Group VAT registration

Advantages and disadvantages of VAT grouping.

At McIntosh Accountants Limited we can advise companies in the Bucknall area about group VAT registration. Here are some of the issues to consider.

VAT grouping (which is often referred to as ‘VAT group registration’) is a facilitation measure that allows two or more ‘bodies corporate’ to be treated as a single ‘taxable person’ for VAT purposes. A VAT group is treated in the same way as a single person registered for VAT on their own. A VAT group submits a single VAT return that covers all members of the VAT group, whereas transactions between the VAT group members are disregarded.

There are strict eligibility criteria for membership of a VAT group. The term ‘bodies corporate’ includes companies of all kinds as well as limited liability partnerships (LLPs). Since 2019 certain unincorporated bodies, namely sole traders, partnerships and Scottish partnerships, have also been permitted to join a VAT group provided they make taxable supplies and control one or all of the ‘bodies corporate’ in the VAT group.

In all cases, the members of the VATgroup each have to be established or have a fixed establishment in the UK, and be under common control. There are special conditions for VAT groups with an annual turnover of more than £10 million.

Advantages of group registration include:

  • The representative member accounts for all tax due on supplies made by the group to third parties outside the group. This can be helpful where accounting is centralised.
  • The group is treated as a single taxable person and therefore it is not normally necessary to account for VAT on goods or services supplied between group members.
  • There is one single VAT return for the whole group.
  • Companies (or other eligible entities) that are not making taxable supplies and hence cannot register for VAT in their own right can be included in a VAT group. Typically, this can be useful in registering holding companies in a VAT group with trading subsidiaries, when the only activity is the provision of management services to the subsidiaries.
  • The fact transactions between members of the same VAT group are disregarded for VAT purposes and hence no VAT is charged on inter-group supplies means in some situations VAT leakage can be reduced - for example, where management charges are invoiced within a corporate group to a subsidiary making only exempt supplies.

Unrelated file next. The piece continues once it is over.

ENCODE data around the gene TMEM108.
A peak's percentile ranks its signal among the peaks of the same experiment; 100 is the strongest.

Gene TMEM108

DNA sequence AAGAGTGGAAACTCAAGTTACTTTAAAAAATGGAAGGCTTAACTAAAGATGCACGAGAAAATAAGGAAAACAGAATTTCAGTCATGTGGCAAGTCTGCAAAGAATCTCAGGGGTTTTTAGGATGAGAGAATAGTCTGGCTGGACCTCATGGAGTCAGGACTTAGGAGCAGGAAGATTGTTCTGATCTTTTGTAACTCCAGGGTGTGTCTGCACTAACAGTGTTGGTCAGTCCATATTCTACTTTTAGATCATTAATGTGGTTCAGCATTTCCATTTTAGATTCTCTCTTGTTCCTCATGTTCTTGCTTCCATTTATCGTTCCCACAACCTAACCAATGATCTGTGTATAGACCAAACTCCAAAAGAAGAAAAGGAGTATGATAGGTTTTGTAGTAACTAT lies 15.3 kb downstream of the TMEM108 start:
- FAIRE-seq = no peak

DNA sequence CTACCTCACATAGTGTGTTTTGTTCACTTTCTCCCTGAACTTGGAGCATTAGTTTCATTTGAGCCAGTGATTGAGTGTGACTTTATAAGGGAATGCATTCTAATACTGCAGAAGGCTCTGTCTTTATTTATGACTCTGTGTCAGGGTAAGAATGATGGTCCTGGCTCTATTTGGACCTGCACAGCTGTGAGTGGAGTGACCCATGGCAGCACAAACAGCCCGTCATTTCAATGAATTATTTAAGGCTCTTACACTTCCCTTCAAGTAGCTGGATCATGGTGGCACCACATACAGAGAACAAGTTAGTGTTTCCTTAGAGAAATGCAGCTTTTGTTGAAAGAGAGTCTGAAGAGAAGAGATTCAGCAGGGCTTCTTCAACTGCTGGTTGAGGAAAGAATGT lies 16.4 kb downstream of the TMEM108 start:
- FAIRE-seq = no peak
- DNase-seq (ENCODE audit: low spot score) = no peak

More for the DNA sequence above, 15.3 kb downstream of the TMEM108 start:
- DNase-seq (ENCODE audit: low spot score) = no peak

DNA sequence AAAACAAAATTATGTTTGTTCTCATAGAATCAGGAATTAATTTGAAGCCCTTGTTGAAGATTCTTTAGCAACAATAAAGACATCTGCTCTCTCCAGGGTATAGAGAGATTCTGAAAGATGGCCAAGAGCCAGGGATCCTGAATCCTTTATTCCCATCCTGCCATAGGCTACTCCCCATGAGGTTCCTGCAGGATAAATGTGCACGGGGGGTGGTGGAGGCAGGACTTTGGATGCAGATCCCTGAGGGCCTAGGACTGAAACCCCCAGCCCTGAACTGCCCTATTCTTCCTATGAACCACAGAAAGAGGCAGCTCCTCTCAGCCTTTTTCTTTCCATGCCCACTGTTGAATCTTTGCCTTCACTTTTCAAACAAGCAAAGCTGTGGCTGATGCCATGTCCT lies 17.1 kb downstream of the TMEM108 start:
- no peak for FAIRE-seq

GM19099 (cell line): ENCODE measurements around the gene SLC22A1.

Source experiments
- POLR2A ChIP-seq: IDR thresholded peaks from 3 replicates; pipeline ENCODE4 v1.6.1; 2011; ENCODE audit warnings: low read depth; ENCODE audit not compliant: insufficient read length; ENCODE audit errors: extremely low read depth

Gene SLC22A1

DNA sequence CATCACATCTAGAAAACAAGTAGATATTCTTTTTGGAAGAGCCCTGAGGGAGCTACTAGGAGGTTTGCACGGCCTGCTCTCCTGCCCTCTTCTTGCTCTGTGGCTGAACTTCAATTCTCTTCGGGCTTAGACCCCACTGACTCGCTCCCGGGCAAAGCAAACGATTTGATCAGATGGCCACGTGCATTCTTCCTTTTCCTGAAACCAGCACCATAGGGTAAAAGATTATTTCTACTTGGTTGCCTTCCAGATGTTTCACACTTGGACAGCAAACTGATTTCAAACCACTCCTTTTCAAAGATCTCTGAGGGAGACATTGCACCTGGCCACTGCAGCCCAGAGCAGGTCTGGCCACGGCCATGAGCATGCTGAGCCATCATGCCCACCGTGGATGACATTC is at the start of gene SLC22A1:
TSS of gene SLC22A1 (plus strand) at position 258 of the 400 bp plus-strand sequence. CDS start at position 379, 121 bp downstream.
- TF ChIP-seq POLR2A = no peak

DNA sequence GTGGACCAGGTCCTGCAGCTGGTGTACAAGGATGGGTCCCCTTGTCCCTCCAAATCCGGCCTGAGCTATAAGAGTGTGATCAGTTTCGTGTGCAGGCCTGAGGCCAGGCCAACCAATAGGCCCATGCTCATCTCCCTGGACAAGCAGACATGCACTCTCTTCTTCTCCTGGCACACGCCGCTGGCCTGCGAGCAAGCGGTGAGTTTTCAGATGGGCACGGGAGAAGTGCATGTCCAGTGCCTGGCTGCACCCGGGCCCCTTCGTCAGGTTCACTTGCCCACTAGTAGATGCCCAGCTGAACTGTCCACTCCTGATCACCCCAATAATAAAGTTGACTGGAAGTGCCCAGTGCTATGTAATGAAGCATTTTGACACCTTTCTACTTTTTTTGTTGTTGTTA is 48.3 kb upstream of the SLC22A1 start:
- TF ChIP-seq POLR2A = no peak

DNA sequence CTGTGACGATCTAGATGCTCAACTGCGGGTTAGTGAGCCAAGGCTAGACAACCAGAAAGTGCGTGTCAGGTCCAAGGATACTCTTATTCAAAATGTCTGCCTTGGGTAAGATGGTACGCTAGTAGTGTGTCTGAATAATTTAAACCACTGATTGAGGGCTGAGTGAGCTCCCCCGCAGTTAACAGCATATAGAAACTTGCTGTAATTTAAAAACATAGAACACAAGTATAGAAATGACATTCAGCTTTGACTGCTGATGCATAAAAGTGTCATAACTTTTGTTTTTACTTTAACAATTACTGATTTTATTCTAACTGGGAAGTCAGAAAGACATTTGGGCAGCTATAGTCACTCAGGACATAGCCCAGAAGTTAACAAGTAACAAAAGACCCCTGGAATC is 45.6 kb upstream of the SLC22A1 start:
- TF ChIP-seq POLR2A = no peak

Disadvantages include:

  • Although the representative member is nominally liable for transactions with third parties, all group members are jointly and severally liable for debts, including the tax due.
  • Thresholds for schemes such as cash accounting, annual accounting, voluntary disclosure, partial exemption de minimis and VAT payments on account, apply to the group as a whole and not the members individually.
  • A new VAT registration number will be required for the group when it is first set up.
  • Applications need to be made to HMRC each time there is a decision to add or remove an entity from a VAT group.

In order to establish a VAT group it is necessary to make an application to HMRC. Generally, applications cannot be backdated and must be made within 30 days of the effective date.

As with most other areas of the tax system, VAT Groups are subject to detailed anti-avoidance provisions. These largely concern situations where an essentially VAT exempt business attempts to obtain assets or other purchases VAT-free. HMRC have the discretion to refuse applications for VAT group treatment where they consider the application is abusive.

If you’re based in the Bucknall area and would like further advice on VAT group registration, please contact McIntosh Accountants Limited.

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Registered Address: McIntosh Chartered Accountants incorporating Facts and Figures, Windsor Lodge, 263A Werrington Road, Bucknall, Stoke-on-Trent, Staffordshire ST2 9AS
Registered in England | Company number : 04639062

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